It is an object of this invention to construct the spring and damper from materials which are substantially unaffected by extremes of temperature and other environmental conditions. Isolators are frequently used in military aircraft and in other locations wherein extreme temperatures exist, and it is desirable that the operation of the isolators be independent of environmental conditions insofar as possible.

Another objectof this invention is to provide an isolator which is capable of providing vibration isolation when installed in any position or attitude. Many types of isolators, which have been and are in common use, are adapted to operate only when the equipment is supported upon a horizontal surface and when the isolators are located underneath the mounted equipment. The maneuvering ability of certain types of military aircraft require that isolators operate properly when the mounting surface is horizontal, vertical or inclined, and when the isolators are below, above or beside the mounted equipment.

Another object of this invetnion is to provide a damped isolator in which the damping is effective for all directions of motion, whether such motion is in the vertical or horizontal direction. A still further object is to provide damping whose effectiveness may be adjusted at will, independently of other characteristics of the isolator, and in which the damping in the vertical and horizontal directions may be adjusted to different values if desired.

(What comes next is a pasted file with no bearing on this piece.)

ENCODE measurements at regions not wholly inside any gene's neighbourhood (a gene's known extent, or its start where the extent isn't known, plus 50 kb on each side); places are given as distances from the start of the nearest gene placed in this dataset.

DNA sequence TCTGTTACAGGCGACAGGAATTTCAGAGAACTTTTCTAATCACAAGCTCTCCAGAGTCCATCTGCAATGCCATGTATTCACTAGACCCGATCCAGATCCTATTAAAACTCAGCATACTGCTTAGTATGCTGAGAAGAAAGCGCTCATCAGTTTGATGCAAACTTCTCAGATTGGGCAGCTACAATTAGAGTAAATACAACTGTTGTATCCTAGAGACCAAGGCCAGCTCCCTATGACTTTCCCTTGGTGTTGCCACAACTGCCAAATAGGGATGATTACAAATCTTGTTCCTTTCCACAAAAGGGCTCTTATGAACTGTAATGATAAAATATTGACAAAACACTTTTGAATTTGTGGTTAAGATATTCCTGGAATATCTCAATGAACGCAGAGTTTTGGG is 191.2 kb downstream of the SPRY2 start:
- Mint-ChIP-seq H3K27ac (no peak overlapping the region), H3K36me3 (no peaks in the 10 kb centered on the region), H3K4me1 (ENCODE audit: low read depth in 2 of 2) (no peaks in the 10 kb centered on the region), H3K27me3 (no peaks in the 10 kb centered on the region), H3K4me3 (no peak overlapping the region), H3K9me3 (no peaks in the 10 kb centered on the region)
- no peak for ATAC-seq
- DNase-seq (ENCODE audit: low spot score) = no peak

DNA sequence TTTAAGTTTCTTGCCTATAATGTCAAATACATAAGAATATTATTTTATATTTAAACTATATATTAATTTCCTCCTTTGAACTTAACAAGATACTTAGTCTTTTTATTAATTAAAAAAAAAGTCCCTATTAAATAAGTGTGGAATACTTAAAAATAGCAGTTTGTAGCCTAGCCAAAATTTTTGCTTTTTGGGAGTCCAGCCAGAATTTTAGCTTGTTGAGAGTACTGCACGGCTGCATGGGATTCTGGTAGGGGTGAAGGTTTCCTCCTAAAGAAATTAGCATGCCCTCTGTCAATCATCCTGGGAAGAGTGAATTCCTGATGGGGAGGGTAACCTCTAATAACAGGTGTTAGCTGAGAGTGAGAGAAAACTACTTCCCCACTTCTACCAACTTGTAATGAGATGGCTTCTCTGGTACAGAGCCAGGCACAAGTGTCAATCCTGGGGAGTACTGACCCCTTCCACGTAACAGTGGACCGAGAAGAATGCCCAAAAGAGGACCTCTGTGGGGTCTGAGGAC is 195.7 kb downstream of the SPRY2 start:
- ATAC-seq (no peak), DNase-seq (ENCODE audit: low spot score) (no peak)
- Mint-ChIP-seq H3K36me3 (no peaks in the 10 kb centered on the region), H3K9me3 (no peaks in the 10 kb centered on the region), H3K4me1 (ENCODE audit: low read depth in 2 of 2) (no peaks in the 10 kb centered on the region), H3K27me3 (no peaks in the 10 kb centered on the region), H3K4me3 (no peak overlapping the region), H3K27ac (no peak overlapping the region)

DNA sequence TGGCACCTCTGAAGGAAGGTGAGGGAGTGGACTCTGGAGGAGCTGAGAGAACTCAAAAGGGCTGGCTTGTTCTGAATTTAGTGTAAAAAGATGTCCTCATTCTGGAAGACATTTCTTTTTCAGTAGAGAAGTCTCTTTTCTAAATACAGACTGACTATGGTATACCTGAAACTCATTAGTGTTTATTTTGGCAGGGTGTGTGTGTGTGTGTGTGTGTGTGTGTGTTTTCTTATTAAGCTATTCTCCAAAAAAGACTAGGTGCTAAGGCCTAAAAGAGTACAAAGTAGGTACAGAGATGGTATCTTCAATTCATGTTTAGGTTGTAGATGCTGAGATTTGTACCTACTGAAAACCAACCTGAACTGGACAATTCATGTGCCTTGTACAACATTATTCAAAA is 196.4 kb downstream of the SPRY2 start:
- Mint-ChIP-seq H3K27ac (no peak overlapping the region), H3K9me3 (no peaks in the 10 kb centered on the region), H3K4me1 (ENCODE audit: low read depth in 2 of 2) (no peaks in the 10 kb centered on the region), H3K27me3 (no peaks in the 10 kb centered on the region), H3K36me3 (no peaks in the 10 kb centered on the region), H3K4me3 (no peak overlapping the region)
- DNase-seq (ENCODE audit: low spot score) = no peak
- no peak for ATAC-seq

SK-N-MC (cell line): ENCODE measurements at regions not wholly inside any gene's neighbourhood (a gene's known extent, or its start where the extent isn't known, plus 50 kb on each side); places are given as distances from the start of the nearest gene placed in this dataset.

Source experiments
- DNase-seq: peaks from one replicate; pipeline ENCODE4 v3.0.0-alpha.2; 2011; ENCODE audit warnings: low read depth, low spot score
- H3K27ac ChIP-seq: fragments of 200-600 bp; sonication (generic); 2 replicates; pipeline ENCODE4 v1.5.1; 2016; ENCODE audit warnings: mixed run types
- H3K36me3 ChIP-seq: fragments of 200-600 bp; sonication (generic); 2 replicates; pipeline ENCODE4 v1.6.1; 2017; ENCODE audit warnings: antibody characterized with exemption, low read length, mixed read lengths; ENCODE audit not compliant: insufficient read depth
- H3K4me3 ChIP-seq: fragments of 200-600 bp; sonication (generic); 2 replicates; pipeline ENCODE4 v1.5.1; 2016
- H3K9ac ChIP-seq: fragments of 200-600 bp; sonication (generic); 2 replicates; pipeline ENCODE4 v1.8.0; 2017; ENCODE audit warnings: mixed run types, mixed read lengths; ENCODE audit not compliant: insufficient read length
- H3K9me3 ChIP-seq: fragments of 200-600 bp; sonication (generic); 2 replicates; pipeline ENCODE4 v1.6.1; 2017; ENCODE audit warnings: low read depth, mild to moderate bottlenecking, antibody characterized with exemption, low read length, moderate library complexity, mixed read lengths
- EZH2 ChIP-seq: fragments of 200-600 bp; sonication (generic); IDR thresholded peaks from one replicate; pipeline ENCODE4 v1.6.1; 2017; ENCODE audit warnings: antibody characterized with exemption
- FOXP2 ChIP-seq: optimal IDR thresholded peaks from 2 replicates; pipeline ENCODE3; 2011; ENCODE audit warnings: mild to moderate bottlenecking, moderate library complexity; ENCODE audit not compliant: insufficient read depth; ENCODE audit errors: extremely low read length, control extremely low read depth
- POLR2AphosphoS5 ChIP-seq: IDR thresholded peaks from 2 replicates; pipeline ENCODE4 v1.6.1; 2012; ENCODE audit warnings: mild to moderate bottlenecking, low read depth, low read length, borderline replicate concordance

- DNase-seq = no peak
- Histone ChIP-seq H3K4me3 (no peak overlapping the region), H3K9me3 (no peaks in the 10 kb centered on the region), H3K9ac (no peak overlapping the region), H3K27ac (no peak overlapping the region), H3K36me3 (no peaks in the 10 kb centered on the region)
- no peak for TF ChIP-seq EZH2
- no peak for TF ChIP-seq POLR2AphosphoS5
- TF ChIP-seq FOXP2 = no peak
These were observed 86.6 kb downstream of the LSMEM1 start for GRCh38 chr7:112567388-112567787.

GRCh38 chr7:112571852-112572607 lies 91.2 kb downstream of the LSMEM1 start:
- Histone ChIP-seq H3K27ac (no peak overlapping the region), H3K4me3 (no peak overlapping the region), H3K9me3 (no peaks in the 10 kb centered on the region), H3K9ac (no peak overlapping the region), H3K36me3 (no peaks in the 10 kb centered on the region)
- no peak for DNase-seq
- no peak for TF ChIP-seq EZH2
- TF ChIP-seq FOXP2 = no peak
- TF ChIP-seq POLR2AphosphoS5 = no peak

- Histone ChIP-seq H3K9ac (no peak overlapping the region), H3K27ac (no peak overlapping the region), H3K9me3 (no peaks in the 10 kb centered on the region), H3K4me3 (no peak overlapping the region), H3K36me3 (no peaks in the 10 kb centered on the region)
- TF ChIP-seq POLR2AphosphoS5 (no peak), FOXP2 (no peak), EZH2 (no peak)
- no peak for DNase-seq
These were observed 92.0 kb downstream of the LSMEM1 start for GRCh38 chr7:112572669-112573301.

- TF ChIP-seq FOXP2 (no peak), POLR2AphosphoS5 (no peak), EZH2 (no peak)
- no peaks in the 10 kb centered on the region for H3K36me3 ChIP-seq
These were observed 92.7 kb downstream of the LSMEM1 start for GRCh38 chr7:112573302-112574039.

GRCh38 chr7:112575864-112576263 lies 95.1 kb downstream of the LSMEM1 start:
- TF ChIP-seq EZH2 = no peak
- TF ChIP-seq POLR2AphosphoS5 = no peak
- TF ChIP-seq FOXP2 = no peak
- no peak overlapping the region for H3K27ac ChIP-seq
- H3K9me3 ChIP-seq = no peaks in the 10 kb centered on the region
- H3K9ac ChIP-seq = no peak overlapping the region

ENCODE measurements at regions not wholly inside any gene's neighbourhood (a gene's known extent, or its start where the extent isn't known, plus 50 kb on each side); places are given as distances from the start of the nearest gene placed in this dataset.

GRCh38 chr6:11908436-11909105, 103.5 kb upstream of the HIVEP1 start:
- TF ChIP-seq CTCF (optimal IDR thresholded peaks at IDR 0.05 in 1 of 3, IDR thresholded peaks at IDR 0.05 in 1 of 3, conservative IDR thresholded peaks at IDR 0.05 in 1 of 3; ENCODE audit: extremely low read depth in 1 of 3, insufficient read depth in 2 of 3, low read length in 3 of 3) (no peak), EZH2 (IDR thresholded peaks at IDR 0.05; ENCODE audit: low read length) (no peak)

A 'further object of this invention is to provide a vibration isolator in which the spring and damping forces remain substantially unaffected when the mounted equip ,ment experiences an appreciable displacement. In certain applications of isolators on equipment mounted in rockets and guided missiles, a substantially constant value of acceleration is sustained for a relatively long time. The effect of this acceleration upon the mass of the mounted equipment simulates the application of a steady force to the isolator and causes a steady displacement thereof. It is desirable that the resilient load supporting element remain operative during these conditions'to afford vibration isolation and that the damper continue to function to prevent the occurrence of random vibration.

A still further object of this invention is to provide a damped vibration isolator of a designwhich can be constructed in a variety of sizes and shapes. Substantially the same characteristics can thus be attained, regardless of the size of the isolator and the weight of the mounted equipment.